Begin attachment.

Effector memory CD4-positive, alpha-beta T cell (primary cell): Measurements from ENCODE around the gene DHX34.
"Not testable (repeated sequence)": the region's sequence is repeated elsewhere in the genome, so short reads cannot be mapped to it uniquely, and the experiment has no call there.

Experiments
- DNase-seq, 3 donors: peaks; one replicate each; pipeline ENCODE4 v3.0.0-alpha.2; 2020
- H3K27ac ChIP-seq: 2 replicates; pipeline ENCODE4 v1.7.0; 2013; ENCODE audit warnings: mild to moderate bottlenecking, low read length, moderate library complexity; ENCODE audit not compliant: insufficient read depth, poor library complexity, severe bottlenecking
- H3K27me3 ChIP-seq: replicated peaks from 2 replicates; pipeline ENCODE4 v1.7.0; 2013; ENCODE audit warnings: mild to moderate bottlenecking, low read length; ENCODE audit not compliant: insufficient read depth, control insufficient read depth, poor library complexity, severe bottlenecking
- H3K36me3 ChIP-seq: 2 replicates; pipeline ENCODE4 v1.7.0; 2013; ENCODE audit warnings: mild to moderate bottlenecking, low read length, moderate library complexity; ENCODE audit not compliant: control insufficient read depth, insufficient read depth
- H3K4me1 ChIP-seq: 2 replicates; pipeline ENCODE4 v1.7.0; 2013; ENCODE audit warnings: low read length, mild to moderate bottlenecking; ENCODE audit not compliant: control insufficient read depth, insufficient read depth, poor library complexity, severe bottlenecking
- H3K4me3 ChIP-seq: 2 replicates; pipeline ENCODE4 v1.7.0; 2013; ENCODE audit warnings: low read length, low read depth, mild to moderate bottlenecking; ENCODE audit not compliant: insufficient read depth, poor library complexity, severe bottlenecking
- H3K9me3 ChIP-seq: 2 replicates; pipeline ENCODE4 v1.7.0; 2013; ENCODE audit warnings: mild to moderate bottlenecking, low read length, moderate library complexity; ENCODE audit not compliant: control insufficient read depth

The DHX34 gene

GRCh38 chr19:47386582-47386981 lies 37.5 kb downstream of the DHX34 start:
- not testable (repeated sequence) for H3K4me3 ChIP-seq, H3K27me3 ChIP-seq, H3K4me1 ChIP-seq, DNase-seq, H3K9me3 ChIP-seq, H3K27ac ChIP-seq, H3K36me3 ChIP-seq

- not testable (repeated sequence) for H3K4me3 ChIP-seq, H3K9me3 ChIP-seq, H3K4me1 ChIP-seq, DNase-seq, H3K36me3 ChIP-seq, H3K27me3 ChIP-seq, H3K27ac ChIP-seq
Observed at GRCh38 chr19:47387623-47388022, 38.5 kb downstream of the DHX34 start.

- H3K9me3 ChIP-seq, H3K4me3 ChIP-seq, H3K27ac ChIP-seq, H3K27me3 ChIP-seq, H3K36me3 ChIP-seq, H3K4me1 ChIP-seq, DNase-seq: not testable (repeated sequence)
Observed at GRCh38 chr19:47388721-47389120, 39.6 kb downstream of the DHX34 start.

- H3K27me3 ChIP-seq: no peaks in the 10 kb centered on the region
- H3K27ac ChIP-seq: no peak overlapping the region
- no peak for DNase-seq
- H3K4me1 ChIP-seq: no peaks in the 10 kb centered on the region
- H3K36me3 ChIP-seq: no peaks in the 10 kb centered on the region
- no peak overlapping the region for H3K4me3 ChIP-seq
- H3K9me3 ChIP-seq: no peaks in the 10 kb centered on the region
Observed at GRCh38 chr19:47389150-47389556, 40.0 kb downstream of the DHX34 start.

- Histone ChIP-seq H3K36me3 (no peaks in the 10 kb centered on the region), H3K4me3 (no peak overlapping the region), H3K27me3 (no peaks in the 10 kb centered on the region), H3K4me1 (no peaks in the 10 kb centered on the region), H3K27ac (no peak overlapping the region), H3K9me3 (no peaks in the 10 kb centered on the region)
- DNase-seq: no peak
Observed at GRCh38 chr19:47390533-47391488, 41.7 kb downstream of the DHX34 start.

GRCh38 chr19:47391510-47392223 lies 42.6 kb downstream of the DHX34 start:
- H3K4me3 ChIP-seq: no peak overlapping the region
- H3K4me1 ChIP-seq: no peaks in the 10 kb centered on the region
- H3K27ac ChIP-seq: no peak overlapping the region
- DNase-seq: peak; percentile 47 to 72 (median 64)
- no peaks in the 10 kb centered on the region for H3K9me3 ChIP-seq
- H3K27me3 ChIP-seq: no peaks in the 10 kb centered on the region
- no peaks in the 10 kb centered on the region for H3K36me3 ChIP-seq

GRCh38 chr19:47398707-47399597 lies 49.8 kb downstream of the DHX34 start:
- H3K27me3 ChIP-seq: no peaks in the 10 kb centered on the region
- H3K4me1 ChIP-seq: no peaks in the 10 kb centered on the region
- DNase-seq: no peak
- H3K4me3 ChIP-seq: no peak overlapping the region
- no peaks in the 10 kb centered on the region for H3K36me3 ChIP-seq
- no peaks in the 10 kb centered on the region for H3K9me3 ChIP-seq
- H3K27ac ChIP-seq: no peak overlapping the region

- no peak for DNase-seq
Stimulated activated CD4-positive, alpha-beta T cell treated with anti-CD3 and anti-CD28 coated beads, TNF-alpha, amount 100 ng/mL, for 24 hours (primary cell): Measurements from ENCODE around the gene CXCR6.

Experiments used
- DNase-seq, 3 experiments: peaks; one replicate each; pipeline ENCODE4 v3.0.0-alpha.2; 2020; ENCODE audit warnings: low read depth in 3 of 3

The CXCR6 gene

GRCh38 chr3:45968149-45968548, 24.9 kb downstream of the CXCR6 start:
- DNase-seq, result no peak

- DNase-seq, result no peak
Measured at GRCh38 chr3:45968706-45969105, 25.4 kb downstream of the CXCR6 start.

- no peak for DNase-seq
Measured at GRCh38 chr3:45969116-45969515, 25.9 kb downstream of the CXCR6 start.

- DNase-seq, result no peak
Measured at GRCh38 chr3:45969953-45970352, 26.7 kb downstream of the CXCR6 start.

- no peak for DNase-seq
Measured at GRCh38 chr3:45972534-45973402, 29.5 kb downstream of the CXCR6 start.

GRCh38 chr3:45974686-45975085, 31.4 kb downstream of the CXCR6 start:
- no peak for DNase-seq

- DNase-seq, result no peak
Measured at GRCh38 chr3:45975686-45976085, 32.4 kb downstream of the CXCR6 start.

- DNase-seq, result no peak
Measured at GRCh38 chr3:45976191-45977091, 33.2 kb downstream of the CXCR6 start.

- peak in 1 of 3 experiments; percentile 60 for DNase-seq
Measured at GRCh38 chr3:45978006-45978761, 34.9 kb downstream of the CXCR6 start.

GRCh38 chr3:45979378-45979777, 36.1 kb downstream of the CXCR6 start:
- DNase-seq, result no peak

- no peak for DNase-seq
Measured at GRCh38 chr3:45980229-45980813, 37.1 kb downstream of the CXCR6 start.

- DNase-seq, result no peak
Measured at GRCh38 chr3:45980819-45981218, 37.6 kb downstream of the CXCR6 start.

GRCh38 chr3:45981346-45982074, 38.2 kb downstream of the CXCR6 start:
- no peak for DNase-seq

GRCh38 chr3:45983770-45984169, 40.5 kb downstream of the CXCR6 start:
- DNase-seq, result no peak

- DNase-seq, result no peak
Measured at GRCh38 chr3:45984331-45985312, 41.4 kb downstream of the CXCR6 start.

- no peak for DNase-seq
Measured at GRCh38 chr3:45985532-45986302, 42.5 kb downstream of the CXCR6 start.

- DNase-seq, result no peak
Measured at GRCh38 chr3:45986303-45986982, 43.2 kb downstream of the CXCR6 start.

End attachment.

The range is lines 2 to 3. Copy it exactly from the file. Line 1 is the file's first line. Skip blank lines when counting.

"Not testable (repeated sequence)": the region's sequence is repeated elsewhere in the genome, so short reads cannot be mapped to it uniquely, and the experiment has no call there.

Experiments